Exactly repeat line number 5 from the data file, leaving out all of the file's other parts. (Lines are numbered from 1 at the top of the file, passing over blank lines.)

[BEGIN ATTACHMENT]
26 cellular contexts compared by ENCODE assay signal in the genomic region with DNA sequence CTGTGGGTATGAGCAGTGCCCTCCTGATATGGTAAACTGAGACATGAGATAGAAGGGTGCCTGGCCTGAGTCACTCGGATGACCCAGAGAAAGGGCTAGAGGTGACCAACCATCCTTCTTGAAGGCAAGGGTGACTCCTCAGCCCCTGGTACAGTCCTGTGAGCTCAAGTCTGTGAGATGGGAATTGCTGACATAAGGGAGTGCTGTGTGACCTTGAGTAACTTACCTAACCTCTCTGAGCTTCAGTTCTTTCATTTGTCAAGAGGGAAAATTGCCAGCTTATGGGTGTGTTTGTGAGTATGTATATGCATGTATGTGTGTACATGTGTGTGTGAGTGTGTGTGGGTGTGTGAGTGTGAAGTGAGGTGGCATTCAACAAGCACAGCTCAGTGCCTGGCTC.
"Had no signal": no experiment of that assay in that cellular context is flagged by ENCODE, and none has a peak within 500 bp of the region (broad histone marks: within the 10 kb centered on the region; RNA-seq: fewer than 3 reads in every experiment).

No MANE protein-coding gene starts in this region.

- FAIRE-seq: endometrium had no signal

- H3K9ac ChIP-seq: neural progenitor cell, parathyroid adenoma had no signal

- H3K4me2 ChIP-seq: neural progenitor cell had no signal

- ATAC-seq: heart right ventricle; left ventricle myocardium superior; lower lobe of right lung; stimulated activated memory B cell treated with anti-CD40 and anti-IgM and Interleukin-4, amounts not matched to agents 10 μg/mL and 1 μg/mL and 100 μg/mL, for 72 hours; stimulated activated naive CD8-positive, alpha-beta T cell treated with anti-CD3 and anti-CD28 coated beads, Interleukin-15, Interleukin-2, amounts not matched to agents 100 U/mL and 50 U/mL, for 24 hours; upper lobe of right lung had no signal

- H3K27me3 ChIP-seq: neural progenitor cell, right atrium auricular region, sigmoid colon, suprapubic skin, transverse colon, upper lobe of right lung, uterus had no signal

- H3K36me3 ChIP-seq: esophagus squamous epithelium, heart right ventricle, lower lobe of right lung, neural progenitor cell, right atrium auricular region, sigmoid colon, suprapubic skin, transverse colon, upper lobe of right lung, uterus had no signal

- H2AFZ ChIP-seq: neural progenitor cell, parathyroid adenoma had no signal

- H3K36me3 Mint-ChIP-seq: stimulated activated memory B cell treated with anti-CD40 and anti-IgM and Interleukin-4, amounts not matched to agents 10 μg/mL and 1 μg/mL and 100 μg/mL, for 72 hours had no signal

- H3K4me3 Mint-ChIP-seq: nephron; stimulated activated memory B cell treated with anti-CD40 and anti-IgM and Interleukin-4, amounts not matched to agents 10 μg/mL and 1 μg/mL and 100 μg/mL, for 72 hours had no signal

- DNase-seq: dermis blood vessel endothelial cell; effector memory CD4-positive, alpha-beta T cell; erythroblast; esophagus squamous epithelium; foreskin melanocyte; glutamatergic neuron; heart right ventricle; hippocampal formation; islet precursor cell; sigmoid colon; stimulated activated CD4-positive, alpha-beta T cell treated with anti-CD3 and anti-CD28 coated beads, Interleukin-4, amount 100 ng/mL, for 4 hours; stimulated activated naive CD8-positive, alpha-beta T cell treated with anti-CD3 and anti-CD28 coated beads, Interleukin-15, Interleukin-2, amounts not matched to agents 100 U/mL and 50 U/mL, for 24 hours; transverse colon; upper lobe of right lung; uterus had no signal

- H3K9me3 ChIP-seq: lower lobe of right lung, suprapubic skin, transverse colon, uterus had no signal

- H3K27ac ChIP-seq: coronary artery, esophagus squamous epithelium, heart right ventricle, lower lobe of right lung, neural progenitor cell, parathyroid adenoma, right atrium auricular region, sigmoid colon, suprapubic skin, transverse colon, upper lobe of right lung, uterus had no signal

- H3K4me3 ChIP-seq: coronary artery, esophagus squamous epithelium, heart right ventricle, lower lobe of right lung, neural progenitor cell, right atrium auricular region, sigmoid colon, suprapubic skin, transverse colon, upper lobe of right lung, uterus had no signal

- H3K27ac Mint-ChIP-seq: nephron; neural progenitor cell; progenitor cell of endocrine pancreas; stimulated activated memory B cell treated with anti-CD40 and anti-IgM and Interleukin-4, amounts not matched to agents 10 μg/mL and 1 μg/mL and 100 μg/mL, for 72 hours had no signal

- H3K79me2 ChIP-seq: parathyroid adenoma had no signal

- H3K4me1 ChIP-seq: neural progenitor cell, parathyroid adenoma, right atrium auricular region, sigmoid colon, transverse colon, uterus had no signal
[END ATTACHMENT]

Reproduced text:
- H3K9ac ChIP-seq: neural progenitor cell, parathyroid adenoma had no signal